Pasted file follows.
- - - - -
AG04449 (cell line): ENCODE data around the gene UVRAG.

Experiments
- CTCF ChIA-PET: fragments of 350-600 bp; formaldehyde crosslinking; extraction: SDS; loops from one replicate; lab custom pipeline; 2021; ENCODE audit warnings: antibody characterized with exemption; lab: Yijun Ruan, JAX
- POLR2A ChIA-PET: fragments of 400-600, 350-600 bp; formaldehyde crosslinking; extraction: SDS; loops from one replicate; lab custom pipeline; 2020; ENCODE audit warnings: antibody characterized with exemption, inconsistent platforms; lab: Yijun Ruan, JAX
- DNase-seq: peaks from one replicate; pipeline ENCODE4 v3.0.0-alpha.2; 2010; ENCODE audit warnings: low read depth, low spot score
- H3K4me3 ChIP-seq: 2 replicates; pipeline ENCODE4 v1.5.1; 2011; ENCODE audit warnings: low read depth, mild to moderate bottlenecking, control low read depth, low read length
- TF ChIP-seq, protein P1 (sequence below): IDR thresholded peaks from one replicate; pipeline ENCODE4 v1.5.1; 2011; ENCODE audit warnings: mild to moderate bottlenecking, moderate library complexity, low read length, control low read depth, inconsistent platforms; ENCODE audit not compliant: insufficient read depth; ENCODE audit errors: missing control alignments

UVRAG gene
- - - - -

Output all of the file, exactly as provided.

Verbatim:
AG04449 (cell line): ENCODE data around the gene UVRAG.

Experiments
- CTCF ChIA-PET: fragments of 350-600 bp; formaldehyde crosslinking; extraction: SDS; loops from one replicate; lab custom pipeline; 2021; ENCODE audit warnings: antibody characterized with exemption; lab: Yijun Ruan, JAX
- POLR2A ChIA-PET: fragments of 400-600, 350-600 bp; formaldehyde crosslinking; extraction: SDS; loops from one replicate; lab custom pipeline; 2020; ENCODE audit warnings: antibody characterized with exemption, inconsistent platforms; lab: Yijun Ruan, JAX
- DNase-seq: peaks from one replicate; pipeline ENCODE4 v3.0.0-alpha.2; 2010; ENCODE audit warnings: low read depth, low spot score
- H3K4me3 ChIP-seq: 2 replicates; pipeline ENCODE4 v1.5.1; 2011; ENCODE audit warnings: low read depth, mild to moderate bottlenecking, control low read depth, low read length
- TF ChIP-seq, protein P1 (sequence below): IDR thresholded peaks from one replicate; pipeline ENCODE4 v1.5.1; 2011; ENCODE audit warnings: mild to moderate bottlenecking, moderate library complexity, low read length, control low read depth, inconsistent platforms; ENCODE audit not compliant: insufficient read depth; ENCODE audit errors: missing control alignments

UVRAG gene